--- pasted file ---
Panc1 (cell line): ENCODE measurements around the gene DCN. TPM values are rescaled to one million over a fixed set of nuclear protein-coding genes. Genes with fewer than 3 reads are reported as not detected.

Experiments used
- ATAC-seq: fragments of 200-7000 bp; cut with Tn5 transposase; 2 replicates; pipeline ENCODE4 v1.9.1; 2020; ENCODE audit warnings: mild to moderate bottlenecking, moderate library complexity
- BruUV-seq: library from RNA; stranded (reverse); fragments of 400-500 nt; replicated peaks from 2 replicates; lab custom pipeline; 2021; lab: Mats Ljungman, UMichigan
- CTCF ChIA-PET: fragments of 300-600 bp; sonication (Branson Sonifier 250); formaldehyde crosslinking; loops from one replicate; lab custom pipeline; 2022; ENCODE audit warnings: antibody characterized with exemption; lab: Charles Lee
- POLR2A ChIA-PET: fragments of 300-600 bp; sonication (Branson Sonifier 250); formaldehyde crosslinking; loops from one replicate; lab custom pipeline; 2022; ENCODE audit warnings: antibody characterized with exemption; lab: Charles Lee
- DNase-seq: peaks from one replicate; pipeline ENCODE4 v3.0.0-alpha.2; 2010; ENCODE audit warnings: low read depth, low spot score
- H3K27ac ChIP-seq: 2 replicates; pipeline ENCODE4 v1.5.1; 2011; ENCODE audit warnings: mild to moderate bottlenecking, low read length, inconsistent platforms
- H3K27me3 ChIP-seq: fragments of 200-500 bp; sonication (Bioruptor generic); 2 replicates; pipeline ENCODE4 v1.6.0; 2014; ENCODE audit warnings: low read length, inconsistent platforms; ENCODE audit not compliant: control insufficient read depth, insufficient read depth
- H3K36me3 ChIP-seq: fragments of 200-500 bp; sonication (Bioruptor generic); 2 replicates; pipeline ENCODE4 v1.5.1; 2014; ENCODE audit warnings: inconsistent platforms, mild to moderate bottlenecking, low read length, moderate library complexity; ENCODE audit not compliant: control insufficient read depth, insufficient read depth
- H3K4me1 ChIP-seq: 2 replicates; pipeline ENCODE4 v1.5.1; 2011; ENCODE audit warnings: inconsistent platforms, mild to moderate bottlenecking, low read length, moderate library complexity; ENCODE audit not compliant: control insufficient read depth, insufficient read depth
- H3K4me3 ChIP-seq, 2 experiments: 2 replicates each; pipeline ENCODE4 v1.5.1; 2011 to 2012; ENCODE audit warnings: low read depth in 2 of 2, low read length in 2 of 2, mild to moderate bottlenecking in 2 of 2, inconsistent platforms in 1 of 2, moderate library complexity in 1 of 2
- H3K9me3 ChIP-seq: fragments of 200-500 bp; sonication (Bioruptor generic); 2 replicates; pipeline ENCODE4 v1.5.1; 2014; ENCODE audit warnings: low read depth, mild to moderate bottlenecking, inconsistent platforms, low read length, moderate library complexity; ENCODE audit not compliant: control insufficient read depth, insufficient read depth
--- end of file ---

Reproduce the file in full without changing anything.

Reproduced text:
Panc1 (cell line): ENCODE measurements around the gene DCN. TPM values are rescaled to one million over a fixed set of nuclear protein-coding genes. Genes with fewer than 3 reads are reported as not detected.

Experiments used
- ATAC-seq: fragments of 200-7000 bp; cut with Tn5 transposase; 2 replicates; pipeline ENCODE4 v1.9.1; 2020; ENCODE audit warnings: mild to moderate bottlenecking, moderate library complexity
- BruUV-seq: library from RNA; stranded (reverse); fragments of 400-500 nt; replicated peaks from 2 replicates; lab custom pipeline; 2021; lab: Mats Ljungman, UMichigan
- CTCF ChIA-PET: fragments of 300-600 bp; sonication (Branson Sonifier 250); formaldehyde crosslinking; loops from one replicate; lab custom pipeline; 2022; ENCODE audit warnings: antibody characterized with exemption; lab: Charles Lee
- POLR2A ChIA-PET: fragments of 300-600 bp; sonication (Branson Sonifier 250); formaldehyde crosslinking; loops from one replicate; lab custom pipeline; 2022; ENCODE audit warnings: antibody characterized with exemption; lab: Charles Lee
- DNase-seq: peaks from one replicate; pipeline ENCODE4 v3.0.0-alpha.2; 2010; ENCODE audit warnings: low read depth, low spot score
- H3K27ac ChIP-seq: 2 replicates; pipeline ENCODE4 v1.5.1; 2011; ENCODE audit warnings: mild to moderate bottlenecking, low read length, inconsistent platforms
- H3K27me3 ChIP-seq: fragments of 200-500 bp; sonication (Bioruptor generic); 2 replicates; pipeline ENCODE4 v1.6.0; 2014; ENCODE audit warnings: low read length, inconsistent platforms; ENCODE audit not compliant: control insufficient read depth, insufficient read depth
- H3K36me3 ChIP-seq: fragments of 200-500 bp; sonication (Bioruptor generic); 2 replicates; pipeline ENCODE4 v1.5.1; 2014; ENCODE audit warnings: inconsistent platforms, mild to moderate bottlenecking, low read length, moderate library complexity; ENCODE audit not compliant: control insufficient read depth, insufficient read depth
- H3K4me1 ChIP-seq: 2 replicates; pipeline ENCODE4 v1.5.1; 2011; ENCODE audit warnings: inconsistent platforms, mild to moderate bottlenecking, low read length, moderate library complexity; ENCODE audit not compliant: control insufficient read depth, insufficient read depth
- H3K4me3 ChIP-seq, 2 experiments: 2 replicates each; pipeline ENCODE4 v1.5.1; 2011 to 2012; ENCODE audit warnings: low read depth in 2 of 2, low read length in 2 of 2, mild to moderate bottlenecking in 2 of 2, inconsistent platforms in 1 of 2, moderate library complexity in 1 of 2
- H3K9me3 ChIP-seq: fragments of 200-500 bp; sonication (Bioruptor generic); 2 replicates; pipeline ENCODE4 v1.5.1; 2014; ENCODE audit warnings: low read depth, mild to moderate bottlenecking, inconsistent platforms, low read length, moderate library complexity; ENCODE audit not compliant: control insufficient read depth, insufficient read depth